Find ways to contribute to the professional community in ways that matter. This also will vary from organization to organization. For example, the contributions that are valued at my husband's organization versus mine differ substantially.
What is valued in your school community? How do you contribute to the culture's set of values?
To be positive is to be welcome in your work environment. Negativity is not embraced. This can be a challenge when you have limited voice and choice over the environment in which you work, but ultimately, it's the only way to work well.
In what ways do you demonstrate positivity in your school? How can you develop this in meaningful ways?
Seek a positive home-school balance, the kind of balance that supports personal health and happiness as that will impact the work you can do too. "All work and no play" makes for a dull employee.
What patterns do you embed into your schedule to maintain a work-home balance?
So to work well means that you understand your work environment well. You know the expectations and understand and work with the underlying structure. To work well also means that you continually develop your craft, contribute to, and support a sense of team in positive ways.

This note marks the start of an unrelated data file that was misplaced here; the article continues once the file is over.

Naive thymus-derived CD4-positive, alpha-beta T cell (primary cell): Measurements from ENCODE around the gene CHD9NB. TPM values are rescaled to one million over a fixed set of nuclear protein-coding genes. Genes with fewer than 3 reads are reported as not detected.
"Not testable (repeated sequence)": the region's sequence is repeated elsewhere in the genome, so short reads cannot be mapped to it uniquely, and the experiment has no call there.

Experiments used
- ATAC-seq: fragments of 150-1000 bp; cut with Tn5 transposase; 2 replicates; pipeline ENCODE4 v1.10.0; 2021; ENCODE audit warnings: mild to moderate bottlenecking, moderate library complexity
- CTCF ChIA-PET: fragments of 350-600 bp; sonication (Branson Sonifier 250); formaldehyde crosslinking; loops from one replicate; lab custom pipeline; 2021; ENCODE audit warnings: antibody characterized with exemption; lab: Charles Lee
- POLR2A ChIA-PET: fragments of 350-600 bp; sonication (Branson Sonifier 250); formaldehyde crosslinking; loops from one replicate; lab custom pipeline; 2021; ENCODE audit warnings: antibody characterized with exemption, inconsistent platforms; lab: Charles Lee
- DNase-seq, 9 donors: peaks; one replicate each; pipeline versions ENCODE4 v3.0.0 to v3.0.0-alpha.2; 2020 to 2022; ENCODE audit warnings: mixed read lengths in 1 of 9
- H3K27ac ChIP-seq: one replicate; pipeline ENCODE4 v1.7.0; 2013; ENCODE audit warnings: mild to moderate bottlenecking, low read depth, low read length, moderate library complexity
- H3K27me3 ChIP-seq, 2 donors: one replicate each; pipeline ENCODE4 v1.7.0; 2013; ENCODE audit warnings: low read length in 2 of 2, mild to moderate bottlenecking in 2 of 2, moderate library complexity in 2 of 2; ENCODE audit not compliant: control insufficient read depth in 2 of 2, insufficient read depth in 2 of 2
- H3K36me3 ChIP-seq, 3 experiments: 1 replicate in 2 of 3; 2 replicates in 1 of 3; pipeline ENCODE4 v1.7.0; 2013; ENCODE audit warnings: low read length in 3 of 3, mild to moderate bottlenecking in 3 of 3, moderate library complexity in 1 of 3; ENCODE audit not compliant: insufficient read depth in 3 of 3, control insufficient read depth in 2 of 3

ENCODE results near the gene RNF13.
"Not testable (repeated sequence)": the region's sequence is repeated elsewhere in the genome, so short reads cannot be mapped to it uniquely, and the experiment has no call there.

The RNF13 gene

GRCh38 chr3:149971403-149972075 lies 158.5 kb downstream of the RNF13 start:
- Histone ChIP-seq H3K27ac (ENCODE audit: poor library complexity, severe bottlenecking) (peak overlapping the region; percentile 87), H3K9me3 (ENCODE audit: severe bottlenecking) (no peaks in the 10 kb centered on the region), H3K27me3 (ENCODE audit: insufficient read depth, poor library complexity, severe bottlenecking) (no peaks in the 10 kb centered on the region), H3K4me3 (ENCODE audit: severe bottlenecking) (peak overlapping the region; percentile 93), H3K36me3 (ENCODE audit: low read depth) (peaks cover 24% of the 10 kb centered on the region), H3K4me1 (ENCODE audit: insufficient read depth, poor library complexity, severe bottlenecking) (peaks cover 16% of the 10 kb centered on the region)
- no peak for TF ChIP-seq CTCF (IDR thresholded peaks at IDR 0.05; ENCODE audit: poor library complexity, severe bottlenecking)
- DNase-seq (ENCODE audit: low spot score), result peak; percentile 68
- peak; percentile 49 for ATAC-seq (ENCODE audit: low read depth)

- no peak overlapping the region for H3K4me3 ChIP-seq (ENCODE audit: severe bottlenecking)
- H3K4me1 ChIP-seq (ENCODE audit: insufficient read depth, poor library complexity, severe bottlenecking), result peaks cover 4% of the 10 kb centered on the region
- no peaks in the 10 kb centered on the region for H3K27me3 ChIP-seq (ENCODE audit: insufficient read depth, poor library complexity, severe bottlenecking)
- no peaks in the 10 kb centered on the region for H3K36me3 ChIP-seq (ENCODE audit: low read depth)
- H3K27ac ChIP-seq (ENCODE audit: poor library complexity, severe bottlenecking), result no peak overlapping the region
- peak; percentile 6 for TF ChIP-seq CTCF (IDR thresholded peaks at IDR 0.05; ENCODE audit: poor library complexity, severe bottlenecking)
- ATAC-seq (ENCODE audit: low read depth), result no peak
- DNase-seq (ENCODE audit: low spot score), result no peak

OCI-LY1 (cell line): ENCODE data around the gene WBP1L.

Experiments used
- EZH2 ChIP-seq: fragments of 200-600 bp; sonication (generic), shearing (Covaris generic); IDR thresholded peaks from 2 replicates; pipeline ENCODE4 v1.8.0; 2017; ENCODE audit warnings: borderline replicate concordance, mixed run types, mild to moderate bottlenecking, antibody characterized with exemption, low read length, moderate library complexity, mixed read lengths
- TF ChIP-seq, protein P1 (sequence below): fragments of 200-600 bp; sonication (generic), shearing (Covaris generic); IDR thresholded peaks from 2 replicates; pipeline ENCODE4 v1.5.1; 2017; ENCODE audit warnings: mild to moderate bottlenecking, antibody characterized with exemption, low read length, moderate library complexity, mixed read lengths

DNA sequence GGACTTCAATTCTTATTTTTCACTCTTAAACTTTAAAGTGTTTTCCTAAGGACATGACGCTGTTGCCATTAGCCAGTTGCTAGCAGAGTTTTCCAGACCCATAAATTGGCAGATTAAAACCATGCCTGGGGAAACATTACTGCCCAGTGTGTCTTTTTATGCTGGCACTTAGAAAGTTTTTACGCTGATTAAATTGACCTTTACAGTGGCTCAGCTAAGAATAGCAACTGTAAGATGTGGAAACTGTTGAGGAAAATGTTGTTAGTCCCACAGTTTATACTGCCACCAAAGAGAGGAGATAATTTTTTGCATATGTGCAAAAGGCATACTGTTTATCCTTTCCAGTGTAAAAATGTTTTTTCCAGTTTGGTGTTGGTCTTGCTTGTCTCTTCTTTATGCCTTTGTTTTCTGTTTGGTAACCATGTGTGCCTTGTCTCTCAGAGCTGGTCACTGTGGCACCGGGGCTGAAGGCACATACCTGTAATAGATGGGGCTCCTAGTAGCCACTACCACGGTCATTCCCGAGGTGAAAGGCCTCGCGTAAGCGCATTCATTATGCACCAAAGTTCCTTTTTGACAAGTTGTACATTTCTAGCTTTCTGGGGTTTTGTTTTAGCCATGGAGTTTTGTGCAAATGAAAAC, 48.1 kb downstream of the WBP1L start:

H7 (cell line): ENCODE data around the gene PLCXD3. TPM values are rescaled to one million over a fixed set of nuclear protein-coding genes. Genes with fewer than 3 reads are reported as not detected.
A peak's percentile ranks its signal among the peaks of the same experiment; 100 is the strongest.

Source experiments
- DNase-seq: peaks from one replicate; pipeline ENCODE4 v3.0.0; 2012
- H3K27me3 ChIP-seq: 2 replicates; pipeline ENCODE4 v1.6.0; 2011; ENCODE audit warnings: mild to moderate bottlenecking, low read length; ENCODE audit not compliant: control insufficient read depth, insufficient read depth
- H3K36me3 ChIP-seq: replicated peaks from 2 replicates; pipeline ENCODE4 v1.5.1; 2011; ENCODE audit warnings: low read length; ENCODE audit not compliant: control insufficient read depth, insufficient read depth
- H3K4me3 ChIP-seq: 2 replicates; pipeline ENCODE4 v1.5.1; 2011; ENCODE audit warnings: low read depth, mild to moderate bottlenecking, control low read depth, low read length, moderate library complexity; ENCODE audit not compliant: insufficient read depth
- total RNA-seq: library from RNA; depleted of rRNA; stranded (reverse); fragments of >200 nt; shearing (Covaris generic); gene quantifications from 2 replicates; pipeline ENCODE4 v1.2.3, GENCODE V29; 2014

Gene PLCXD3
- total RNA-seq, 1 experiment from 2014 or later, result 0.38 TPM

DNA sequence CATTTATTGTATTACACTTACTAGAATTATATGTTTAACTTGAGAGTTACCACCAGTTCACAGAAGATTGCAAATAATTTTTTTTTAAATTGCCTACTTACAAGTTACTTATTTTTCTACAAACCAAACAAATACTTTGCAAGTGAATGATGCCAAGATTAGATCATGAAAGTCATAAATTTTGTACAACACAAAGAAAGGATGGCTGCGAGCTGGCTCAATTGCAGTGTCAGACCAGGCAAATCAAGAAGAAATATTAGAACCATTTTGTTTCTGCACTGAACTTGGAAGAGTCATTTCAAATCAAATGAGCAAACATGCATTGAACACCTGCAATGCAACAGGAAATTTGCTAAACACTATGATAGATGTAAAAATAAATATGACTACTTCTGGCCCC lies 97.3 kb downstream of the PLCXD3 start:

The challenge comes when you see room for change and growth in an organization. In traditional organizations, it seems that those in power have voice, but in more flattened hierarchical organizations, voice is welcome from all parts of an organization. In challenging times like these, it's important for workers to work with one another with good process to advocate for positive change and growth. Dependent upon the issue and the organization, the length of time this takes and the attitudes towards this kind of work will differ. Yet, overall, to work well is to impact positive change and growth in the ways that are possible.
To work well also means to work within the expectations of the organization in which you work. Find the places where you are most able to contribute, be positive, and meet the expectations set. Also reach out beyond the work environment to feed your spirit, gain the joy, and learn in ways that matter.